Using an FM Microphone

preschoollearning11I do a lot of school visits in which I see how teachers are working with children with hearing loss in their classrooms. One of the major things I get to look at is how they are using the remote microphones. Today I attended a book group meeting in which there was someone with a hearing loss who used a remote microphone. She was asking people to pass the mic around. I am constantly amazed by how poorly people use remote microphones so here is my 2 cents on the topic.

Lets be clear. A child with a hearing loss does not hear well in a noisy place without a remote microphone system. We need to make this work.


If the microphone is not in the right place

When I am trying to explain to teachers, or today in my book group, I try to demonstrate what happens if the microphone is not being used correctly. The way I do this is by demonstration. I talk in a comfortably loud voice so listening is easy, and then I drop my voice to very soft, and everyone leans in and struggles to hear. I then tell them that this is what it sounds like when a person tries to listen without a remote microphone. They get it, for a minute. But they don’t always remember to do what is needed.


How to use a remote microphone

A remote microphone works best when it is within 6 inches of the talkers mouth. If the microphone is more than 6 inches from the talkers mouth speech will not be loud enough. If you clip the microphone on the left side of your shirt, and you turn your head to the right, you are too far from the microphone. Ideally, the microphone should be right in front of the talkers mouth – like a telephone operator or some TV reporters. That way the mic is always in the correct place.  


How to use a pass around microphone

In a classroom, the teacher wears a microphone, hopefully with the correct placement, close to the mouth. But how is the child with hearing loss going to hear other kids in the classroom? Ideally, every child in the classroom would have a microphone which turned on when s/he spoke so the child with hearing loss could hear everything. That is not possible for lots of reasons. The possible solution is the use of a pass-around microphone. It could be used like a talking stick, with only one child speaking at a time. In my book group today, we have the same kind of pass around microphone. In both situations it only works well when the microphone is used correctly.


Both in schools and in adult situations, you need to have the microphone placed appropriately. In both schools and in adult situations I watch microphones misused. The talkers hold the microphone, but not near the mouth. Almost no one holds the microphone appropriately. Some wave the microphones around with their arms to make a point. Some may hold the microphone but speak very softly.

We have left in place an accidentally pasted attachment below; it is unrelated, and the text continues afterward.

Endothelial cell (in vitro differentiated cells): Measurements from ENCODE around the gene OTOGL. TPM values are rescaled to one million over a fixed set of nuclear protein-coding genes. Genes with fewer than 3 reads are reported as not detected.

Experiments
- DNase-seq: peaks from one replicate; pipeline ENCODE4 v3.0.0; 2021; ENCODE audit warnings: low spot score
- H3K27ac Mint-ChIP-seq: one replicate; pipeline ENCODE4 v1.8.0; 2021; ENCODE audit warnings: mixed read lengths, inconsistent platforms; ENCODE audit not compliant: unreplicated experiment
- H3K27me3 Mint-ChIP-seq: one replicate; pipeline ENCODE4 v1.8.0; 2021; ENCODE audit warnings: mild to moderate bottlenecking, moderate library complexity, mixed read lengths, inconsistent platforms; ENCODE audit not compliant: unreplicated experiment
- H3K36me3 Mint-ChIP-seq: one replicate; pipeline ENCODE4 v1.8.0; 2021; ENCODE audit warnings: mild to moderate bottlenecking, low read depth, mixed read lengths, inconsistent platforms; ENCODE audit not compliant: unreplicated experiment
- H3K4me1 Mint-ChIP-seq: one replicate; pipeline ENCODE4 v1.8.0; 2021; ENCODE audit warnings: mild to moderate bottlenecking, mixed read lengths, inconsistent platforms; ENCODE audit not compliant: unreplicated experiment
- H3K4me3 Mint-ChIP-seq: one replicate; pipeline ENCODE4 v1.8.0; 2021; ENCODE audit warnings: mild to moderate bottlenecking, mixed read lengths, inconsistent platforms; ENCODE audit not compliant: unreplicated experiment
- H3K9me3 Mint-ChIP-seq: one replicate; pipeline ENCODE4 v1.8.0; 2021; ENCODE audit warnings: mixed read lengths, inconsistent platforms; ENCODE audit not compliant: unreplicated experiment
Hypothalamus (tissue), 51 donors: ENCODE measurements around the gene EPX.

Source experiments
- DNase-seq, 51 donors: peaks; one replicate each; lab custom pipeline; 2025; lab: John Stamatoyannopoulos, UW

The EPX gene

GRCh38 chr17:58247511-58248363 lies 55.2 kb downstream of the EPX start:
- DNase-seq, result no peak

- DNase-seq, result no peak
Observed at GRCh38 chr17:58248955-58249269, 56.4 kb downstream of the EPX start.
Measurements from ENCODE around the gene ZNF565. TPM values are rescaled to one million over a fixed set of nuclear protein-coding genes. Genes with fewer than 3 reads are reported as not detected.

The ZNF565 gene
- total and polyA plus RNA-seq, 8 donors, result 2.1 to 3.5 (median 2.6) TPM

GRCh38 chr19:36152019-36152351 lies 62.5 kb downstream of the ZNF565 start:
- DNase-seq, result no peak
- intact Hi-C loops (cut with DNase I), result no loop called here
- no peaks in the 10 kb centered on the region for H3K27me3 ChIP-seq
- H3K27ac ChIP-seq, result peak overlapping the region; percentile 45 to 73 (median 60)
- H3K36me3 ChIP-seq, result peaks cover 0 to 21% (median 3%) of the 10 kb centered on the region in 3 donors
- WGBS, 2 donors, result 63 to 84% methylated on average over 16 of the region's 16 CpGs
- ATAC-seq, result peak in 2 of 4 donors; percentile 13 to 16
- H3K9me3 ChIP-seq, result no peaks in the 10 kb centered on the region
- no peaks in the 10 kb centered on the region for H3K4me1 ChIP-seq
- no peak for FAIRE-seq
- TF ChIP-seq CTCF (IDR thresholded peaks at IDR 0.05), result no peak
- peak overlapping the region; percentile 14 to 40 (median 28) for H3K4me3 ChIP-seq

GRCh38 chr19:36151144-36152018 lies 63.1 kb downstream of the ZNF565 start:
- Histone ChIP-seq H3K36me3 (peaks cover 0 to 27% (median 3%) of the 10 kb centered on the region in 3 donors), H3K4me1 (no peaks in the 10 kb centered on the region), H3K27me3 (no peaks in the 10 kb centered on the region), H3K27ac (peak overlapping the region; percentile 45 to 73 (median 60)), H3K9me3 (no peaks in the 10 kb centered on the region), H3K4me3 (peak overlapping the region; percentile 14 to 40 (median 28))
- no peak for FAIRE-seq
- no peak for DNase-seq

What can we do to get the microphone in the right place?

We need to find a way to make people understand how to use the microphone. Adults are benefited from a demonstrated. Kids benefit from demonstration too. Both adults and kids need to get repeat demonstrations. Someone needs to be watching to make sure that the remote microphone is being used well and, if not, they need to be reminded. Someone needs to be constantly monitoring the use of remote microphones or they will not be used well.


A video about FM use

A few years ago I worked on a video to help teachers understand why FM is needed. It is a useful demonstration that is helpful for schools and also for other groups. Enjoy!







About Jane Madell

Jane Madell has a consulting practice in pediatric audiology. She is an audiologist, speech-language pathologist, and LSLS auditory verbal therapist, with a BA from Emerson College and an MA and PhD from the University of Wisconsin. Her 45+ years experience ranges from Deaf Nursery programs to positions at the League for the Hard of Hearing (Director), Long Island College Hospital, Downstate Medical Center, Beth Israel Medical Center/New York Eye and Ear Infirmary as director of the Hearing and Learning Center and Cochlear Implant Center. Jane has taught at the University of Tennessee, Columbia University, Downstate Medical School, and Albert Einstein Medical School, published 5 books, and written numerous books chapters and journal articles, and is a well known international lecturer.

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Well done and very true. I am a senior. I use a Roger fm mic and in a noisy environment I now find the speaker needs to hold the mic right up close to his/her mouth. It used to work well at 8″ distance on a lanyard but primarily in a quiet room where you are bridging distance. I agree that at meetings one really needs two mics. One for the primary speaker and one as a pass-around mic. Having the speaker repeat the comments from the floor is a great idea. i will start asking for this. On the… Read more »
I use remote mikes often, and go back to the plug in cord days with DAI in my hearing aid(s). The newer wireless devices are divine, but still, that mike must be used correctly. Had an interesting experience last weekend with the Roger Pen device. Roger is great in cocktail party atmospheres when I can rove around and talk to one person at a time. All I have to do is point! Around a table with a lot of background noise, not so much. Five of us caught a bite to eat in a very noisy place, after one or… Read more »

I have three sons that wear hearing aids and we just moved from Ca to Idaho. In Ca they had personal fm systems provided by our district. Idaho wants to equip them with a fm t coil loop system. i am against this for numerous reasons. Do you have any data that you can share with me because research says that the loop system is not meant for classroom use. this is an up hill battle and i have no support on the iep team.